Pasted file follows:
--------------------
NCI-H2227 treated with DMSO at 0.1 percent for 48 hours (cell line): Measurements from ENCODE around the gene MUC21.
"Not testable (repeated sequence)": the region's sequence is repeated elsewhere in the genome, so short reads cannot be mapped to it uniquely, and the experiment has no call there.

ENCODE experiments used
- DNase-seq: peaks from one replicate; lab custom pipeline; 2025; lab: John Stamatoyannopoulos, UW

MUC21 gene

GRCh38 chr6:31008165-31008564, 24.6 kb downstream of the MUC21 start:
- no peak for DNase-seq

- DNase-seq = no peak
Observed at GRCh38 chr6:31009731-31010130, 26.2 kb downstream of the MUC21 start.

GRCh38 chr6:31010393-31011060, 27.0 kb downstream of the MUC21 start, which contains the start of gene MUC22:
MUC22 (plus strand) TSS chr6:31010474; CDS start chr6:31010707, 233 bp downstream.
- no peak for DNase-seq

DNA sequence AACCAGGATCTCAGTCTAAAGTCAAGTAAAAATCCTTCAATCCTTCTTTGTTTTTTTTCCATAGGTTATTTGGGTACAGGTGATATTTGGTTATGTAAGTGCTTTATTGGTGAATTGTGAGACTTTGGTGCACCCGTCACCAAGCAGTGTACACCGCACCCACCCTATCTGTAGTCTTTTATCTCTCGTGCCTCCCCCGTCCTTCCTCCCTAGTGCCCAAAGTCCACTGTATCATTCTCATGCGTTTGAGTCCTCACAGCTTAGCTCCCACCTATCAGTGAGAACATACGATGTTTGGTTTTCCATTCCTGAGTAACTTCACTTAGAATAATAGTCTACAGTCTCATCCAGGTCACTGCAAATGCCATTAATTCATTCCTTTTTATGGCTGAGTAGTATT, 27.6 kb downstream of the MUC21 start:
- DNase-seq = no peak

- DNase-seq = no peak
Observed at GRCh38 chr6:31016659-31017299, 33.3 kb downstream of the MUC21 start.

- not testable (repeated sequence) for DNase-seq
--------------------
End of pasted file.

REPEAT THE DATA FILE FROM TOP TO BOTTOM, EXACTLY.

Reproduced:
NCI-H2227 treated with DMSO at 0.1 percent for 48 hours (cell line): Measurements from ENCODE around the gene MUC21.
"Not testable (repeated sequence)": the region's sequence is repeated elsewhere in the genome, so short reads cannot be mapped to it uniquely, and the experiment has no call there.

ENCODE experiments used
- DNase-seq: peaks from one replicate; lab custom pipeline; 2025; lab: John Stamatoyannopoulos, UW

MUC21 gene

GRCh38 chr6:31008165-31008564, 24.6 kb downstream of the MUC21 start:
- no peak for DNase-seq

- DNase-seq = no peak
Observed at GRCh38 chr6:31009731-31010130, 26.2 kb downstream of the MUC21 start.

GRCh38 chr6:31010393-31011060, 27.0 kb downstream of the MUC21 start, which contains the start of gene MUC22:
MUC22 (plus strand) TSS chr6:31010474; CDS start chr6:31010707, 233 bp downstream.
- no peak for DNase-seq

DNA sequence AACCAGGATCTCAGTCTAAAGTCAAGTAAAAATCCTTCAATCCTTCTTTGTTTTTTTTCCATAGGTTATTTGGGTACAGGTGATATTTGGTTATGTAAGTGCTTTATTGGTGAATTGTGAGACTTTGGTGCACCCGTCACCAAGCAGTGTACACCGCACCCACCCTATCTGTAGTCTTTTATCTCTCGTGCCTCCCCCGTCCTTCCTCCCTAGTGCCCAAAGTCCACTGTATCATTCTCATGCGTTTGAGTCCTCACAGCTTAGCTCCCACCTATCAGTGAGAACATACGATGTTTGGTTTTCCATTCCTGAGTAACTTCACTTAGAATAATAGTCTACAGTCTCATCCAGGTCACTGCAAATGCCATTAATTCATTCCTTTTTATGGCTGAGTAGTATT, 27.6 kb downstream of the MUC21 start:
- DNase-seq = no peak

- DNase-seq = no peak
Observed at GRCh38 chr6:31016659-31017299, 33.3 kb downstream of the MUC21 start.

- not testable (repeated sequence) for DNase-seq